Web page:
Netflix’s Lower-Priced, Ad-Supported Tier Is Actually Happening Soon (For Real)

After months of claims and taunts, it seems like Netflix is finally fulfilling its unpopular promise to incorporate advertisements into the service. Because, after all, when you’re watching a disturbing scene of Jeffrey Dahmer heinously murdering people, throwing in a quick ad break for hand soap is exactly what the people want.

Netflix has been preparing subscribers for the opportunity to pay for a cheaper plan since earlier this year. The new ad tier will launch the first week of November, so at least your Halloween watching will remain ad-free. At $6.99, this will be the cheapest subscription for Netflix, and service for existing subscribers won’t be affected, unless those existing subscribers are interested in adding an extra 5 minutes of advertisements for Wonder bread in between episodes of The Great British Baking Show.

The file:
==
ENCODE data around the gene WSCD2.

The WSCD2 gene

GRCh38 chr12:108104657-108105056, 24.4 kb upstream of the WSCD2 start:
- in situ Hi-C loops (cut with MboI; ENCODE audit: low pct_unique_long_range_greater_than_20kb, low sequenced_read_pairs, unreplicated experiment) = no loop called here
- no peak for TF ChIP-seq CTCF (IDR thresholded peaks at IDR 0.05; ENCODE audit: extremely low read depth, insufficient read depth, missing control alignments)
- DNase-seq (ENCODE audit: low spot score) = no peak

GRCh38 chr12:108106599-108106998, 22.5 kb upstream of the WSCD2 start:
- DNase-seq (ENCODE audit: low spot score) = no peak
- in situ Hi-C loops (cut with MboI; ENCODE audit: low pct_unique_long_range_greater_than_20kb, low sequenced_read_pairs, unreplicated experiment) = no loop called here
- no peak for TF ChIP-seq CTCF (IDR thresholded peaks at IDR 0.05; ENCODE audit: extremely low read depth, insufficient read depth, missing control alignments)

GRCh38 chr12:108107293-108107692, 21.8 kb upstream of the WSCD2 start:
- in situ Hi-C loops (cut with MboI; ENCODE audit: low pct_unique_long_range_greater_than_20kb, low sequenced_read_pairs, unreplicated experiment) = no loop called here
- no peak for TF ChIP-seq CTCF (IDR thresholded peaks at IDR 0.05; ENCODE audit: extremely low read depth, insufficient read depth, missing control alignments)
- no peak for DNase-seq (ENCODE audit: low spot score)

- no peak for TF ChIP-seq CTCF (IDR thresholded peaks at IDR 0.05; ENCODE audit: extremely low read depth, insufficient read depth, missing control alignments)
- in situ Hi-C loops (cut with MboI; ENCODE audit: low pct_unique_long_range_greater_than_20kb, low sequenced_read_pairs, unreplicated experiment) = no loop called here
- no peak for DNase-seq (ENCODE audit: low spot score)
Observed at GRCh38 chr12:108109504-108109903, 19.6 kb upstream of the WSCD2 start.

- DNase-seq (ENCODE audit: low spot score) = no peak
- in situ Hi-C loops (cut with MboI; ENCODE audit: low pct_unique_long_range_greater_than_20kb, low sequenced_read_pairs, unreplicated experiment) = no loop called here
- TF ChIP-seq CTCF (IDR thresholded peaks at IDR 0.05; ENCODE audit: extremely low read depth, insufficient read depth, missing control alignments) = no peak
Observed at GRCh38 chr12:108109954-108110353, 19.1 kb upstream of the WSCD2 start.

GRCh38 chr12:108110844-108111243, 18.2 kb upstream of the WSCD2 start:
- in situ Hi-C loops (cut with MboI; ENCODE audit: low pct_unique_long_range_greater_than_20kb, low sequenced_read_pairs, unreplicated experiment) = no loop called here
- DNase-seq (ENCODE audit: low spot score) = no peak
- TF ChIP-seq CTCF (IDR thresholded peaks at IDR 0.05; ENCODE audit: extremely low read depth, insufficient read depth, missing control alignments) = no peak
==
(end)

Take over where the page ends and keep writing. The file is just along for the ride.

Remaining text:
In addition to the ads, the video quality will be reduced to 720p as opposed to its Standard-tier 1080p. Netflix also confirmed that a limited number of movies and TV shows won’t be available due to local licensing restrictions, but they are working on it. The one good thing about Netflix’s pivot to ads is that they will not be running any political or policy ads, which is NOT the case for some others. They will also limit the number of breaks during longer films in order to preserve the “cinematic experience.” That’s fair, but could you imagine how long The Irishman would be with all those ads for Domino’s pizza?

The streamer also announced that beginning in 2023, Nielsen will be measuring Netflix’s viewership and ad data in order to collect and verify just how many people are actually watching Stranger Things. And more of their shows, of course, but that’s the one they really care about.

The official launch date for ad-supported accounts will be November 3rd and will be available in The U.S., Canada, U.K., Australia, Brazil, Spain, Mexico, Korea, Japan, France, Germany, and Italy.

(Via The Hollywood Reporter)